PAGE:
The arrangements on here are outstanding, deceptively simple, but always serving the song, not the musicians. A string trio is used economically here and there and the keyboards and guitar engage in occasional short solos to help build momentum. Kelley’s vocal delivery is very much of the ‘cool’ school, but on songs like “The Needle and the Damage Done” and “Down by the River” she belts out some emotional chorus buildups. “When We were Young” has so much crossover potential and if given some decent promotion could find fans in the worlds of folk, country, pop, vocal jazz and classic rock. Do give this one a try, its probably better than what you are expecting.

Click to go to www.jazzmusicarchives.com

BlogSpot Review

Album Review: When We Were Young from Kelly Suttenfield

Album:  When We Were Young
Artist:   Kelley Suttenfield
Website:  www.kelleysuttenfield.com

Singer Kelley Suttenfield offers her renderings of some of Neil Young’s most notable tunes on her recording When We Were Young,  featuring the Memling Ensemble String Trio on a selection of tracks.  Produced and arranged by guitarist Tosh Sheridan, songs refurbished with orchestral elements by the Trio give them a new look and feel.  Suttenfield’s own timbres are very much the female counterpart to Neil Young’s gravelly bristles, possessing a similar folksy tone with smoother strokes and caressing motions.

Her treatment of “The Losing End” is adorned in country twange trimmings accompanied by her vocal phrasing that sits comfortably on the bobbing knolls of the rhythm section.  “Flying on the Ground” is anchored by light-footed drumbeats rotating around the silky guitar strings bowing softly around Suttenfield’s vocals, imbuing the track with a feminine touch.   The heavy tone of “The Needle and the Damage Done” exudes a sense of torment, contrasting the elevating ethers of the string arrangements lifting “Harvest Moon” and “Heart of Gold.”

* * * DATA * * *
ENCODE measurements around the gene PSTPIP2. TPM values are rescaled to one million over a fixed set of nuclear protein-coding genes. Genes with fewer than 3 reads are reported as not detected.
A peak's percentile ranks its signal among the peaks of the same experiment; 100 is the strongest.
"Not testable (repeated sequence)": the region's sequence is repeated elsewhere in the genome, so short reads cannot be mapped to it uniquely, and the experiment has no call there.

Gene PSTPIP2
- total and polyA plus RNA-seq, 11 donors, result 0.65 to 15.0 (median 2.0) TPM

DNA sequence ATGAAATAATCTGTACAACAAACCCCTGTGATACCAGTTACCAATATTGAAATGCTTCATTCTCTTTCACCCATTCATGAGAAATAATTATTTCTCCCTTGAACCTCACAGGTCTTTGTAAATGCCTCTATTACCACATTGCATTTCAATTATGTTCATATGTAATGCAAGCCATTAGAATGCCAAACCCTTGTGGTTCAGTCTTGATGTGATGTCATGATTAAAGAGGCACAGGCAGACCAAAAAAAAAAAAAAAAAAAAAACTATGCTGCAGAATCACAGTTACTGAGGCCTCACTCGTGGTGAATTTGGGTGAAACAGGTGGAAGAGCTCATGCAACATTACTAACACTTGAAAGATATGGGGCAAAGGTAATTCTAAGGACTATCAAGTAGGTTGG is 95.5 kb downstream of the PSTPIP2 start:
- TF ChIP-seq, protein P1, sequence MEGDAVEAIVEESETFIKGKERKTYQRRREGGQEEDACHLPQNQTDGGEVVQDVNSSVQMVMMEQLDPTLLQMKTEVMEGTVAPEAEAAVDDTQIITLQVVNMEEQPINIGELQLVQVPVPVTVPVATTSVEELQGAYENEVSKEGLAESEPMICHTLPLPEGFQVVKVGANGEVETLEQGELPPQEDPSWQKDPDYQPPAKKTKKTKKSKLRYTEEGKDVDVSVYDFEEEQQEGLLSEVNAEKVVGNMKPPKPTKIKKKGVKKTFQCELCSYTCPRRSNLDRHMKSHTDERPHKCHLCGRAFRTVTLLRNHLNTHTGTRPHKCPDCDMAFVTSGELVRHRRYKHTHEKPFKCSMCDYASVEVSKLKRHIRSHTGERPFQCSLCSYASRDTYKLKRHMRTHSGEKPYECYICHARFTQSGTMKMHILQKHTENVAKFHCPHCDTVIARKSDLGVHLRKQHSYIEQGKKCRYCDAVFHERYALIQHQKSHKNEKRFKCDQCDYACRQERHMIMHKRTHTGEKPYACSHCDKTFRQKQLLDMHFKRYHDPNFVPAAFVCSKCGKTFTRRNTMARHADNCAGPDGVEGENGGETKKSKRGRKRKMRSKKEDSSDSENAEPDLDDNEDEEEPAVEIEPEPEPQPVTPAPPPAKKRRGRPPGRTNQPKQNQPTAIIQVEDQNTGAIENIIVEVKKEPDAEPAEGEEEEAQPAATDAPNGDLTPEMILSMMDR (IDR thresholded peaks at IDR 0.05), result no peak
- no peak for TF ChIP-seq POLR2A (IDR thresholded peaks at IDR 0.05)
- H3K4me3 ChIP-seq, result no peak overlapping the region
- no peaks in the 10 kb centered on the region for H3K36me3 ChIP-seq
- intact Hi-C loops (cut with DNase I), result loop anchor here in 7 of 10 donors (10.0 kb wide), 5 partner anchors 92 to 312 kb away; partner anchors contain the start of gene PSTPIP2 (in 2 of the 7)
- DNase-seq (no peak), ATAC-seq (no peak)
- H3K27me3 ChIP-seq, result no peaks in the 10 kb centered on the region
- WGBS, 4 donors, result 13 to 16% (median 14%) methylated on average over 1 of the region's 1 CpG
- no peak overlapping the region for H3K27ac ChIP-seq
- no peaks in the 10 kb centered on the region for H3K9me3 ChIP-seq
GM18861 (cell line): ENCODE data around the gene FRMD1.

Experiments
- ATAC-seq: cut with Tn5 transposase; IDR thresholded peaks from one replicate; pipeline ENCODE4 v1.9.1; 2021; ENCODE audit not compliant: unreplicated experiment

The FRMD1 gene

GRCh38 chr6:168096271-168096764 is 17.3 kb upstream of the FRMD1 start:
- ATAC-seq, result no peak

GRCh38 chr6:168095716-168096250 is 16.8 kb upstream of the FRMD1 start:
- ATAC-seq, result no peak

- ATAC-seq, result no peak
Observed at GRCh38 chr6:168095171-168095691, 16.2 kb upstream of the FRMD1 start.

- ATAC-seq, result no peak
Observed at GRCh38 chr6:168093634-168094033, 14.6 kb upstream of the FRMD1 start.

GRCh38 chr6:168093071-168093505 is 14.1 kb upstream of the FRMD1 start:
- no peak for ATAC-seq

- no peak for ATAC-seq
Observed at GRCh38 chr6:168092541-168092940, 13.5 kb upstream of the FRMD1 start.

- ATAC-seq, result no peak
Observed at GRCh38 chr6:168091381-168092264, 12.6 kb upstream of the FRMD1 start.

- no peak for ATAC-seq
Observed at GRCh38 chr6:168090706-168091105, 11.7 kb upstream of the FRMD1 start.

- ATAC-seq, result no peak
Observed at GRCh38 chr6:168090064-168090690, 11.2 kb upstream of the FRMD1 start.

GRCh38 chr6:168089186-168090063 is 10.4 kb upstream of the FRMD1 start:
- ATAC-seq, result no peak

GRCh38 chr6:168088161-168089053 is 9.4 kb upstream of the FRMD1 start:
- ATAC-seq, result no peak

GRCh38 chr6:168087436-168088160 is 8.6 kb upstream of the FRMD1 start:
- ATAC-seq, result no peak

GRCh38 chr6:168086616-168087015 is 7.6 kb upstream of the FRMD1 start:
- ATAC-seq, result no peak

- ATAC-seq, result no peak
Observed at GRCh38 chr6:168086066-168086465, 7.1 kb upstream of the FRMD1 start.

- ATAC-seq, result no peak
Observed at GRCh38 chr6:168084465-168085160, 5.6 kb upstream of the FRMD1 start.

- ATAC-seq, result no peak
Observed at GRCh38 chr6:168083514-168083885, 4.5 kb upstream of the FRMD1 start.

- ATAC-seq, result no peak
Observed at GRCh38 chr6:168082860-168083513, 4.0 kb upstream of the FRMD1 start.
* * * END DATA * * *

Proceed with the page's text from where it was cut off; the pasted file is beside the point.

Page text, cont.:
County tooling, folk textures, and orchestral parings come together beautifully on “Down by the River,” showcasing Suttenfield’s flexible register, fitting agreeably with the synthesis of musical natures.  Saving the finest for last, Suttenfield’s interpretation of “Old Man” is moving, evoking emotions in the listener and personalizing the song.  Her vocal inflections possess a haunting quality indicative of the song’s creator Neil Young.

Suttenfield’s re-imaginings of some of Neil Young’s most notable songs give the tunes a new look and feel, a feminine touch.  The graceful gait of her voice gives the tracks a slow and steady tempo that is pleasing and sentimental to audiences.

Musicians:
Kelley Suttenfield – vocals
Tosh Sheridan – guitars and back up vocals
Matthew Fries – piano and Fender Rhodes
Phil Palombi – double bass
Eric Halvorson – drums and percussion

The Memling Ensemble String Trio are:
Derek Ratzenboeck – violin
Vincent Lionti – viola
David Calhoun – cello

Read the Review on BlogSpot